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Dry Stone Wallers Coping Brilliantly
2011-04-27

Two men have reached a ‘milestone’ in their training as dry stone wallers as part of a project to keep traditional skills alive in the North Pennines – and bring vital jobs to the area.

Trainee dry stone wallers
David Armstrong (left) and Jason Ker
© NPAP/Lesley Silvera

dry stone wallers

David Armstrong of Haydon Bridge, Northumberland and Jason Ker of Alston, Cumbria have just passed their Level 1 Certificate in Dry Stone Walling, a timed challenge where each candidate has to rebuild a gap in a wall using whatever stone is available in just seven hours. The pair are honing their skills for the future as part of a training programme set up by the North Pennines Area of Outstanding Natural Beauty (AONB) Partnership and funded by the Heritage Lottery Fund (HLF).

Both have been receiving training from professional wallers in the South Tyne Valley as part of a six month training programme. Most of their training has been on field walls using different types of stone and in a variety of conditions.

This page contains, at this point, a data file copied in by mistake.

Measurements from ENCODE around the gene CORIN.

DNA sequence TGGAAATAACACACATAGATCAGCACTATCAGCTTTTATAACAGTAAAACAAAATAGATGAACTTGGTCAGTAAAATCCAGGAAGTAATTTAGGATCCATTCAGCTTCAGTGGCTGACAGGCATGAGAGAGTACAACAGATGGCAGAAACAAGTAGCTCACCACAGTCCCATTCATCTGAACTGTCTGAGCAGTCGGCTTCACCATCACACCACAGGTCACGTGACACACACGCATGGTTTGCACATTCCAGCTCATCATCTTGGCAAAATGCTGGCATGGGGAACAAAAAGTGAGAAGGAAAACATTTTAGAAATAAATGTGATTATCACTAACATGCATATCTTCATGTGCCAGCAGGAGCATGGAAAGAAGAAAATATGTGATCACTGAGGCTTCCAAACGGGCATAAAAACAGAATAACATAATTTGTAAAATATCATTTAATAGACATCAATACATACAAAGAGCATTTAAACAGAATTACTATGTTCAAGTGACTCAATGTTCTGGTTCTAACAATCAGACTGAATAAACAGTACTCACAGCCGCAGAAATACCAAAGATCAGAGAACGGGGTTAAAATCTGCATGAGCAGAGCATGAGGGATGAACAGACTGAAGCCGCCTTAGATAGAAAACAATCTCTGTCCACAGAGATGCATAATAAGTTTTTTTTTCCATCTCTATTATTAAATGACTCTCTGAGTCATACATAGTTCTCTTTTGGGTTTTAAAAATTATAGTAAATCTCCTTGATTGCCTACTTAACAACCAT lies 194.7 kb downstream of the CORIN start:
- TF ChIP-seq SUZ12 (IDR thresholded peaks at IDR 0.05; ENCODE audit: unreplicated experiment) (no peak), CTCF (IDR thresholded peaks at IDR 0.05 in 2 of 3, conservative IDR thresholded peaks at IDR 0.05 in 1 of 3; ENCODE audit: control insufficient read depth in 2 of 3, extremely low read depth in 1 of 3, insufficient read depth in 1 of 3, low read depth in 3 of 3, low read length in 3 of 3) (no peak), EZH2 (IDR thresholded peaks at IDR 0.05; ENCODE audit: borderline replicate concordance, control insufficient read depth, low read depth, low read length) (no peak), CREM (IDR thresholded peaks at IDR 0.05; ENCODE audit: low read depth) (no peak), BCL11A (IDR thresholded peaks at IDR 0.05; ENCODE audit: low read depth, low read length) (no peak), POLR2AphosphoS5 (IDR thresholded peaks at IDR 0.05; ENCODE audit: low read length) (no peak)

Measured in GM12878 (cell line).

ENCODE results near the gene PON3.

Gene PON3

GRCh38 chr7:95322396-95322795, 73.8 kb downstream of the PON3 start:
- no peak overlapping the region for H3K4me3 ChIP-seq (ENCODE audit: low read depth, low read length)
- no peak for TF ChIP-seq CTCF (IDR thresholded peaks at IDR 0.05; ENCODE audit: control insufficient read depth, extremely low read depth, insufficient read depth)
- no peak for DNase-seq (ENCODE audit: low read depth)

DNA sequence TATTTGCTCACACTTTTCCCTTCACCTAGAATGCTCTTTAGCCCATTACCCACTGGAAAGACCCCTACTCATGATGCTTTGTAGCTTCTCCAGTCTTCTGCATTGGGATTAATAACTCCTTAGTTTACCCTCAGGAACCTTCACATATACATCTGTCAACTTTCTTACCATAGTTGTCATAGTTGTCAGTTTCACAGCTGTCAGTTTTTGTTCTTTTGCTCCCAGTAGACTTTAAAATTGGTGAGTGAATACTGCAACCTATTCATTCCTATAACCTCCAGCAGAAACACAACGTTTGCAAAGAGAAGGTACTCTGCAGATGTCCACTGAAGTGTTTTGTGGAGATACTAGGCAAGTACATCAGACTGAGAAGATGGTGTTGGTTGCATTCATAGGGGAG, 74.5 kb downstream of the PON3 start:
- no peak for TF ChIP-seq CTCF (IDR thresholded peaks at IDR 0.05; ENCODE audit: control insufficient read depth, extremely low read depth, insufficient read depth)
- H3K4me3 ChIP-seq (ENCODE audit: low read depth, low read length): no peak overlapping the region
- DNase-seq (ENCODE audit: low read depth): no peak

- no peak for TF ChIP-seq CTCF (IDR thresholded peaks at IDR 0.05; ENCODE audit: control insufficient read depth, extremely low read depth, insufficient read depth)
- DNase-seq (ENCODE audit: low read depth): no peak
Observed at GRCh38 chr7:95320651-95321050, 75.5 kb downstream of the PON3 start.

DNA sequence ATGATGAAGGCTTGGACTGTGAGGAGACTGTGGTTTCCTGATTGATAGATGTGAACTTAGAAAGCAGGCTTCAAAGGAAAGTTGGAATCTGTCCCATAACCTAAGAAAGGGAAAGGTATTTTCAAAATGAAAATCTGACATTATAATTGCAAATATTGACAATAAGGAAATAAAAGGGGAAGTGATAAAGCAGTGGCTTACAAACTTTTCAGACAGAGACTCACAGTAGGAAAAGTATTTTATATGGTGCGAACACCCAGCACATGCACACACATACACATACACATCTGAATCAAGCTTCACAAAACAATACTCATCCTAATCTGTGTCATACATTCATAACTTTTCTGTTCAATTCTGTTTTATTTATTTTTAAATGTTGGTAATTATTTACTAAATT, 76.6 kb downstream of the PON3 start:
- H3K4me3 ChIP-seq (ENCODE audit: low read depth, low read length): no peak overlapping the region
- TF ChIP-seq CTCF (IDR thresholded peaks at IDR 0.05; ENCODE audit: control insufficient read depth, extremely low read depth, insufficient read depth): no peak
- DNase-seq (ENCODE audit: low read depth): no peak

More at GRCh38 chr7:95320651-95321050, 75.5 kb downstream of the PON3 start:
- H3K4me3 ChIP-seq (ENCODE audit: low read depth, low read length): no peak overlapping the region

The tests took place at Low Kays Lea Farm near Hamsterley in County Durham which is run by trainer Peter Dent who is gradually creating more difficult walling features such as retaining walls and walls on steep ground so that people can be tested for their Level 2 and Level 3 Certificates.

On the day, assessor Steve Bostock said he was looking for good quality foundations, a tightly packed wall, with a solid build to the copestones and a finish with the minimum use of pins. Steve said: “Jason and David produced a very high standard of walling and scored joint top marks among the group of seven being tested on the day.”

Both Jason and David were delighted to have passed with flying colours. Jason said: “It was a very demanding day and I’m relieved to have passed! I’m really enjoying the course and it’s great to be learning a skill that will help keep the North Pennines AONB looking its best.”

The AONB Partnership’s Heritage Landscape training bursary programme addresses skills shortages in two areas: dry stone walling and environmental monitoring.

Lesley Silvera of the AONB Partnership said: “Both our trainees have a great attitude and their hard work has really paid off. Within just seven weeks of their six month course, they’ve got through their first real challenge and will hopefully keep on improving to gain their Level 2 Certificate. By ensuring that the traditional skills such as dry stone walling are maintained we are safeguarding the features that make the North Pennines such a special place.”

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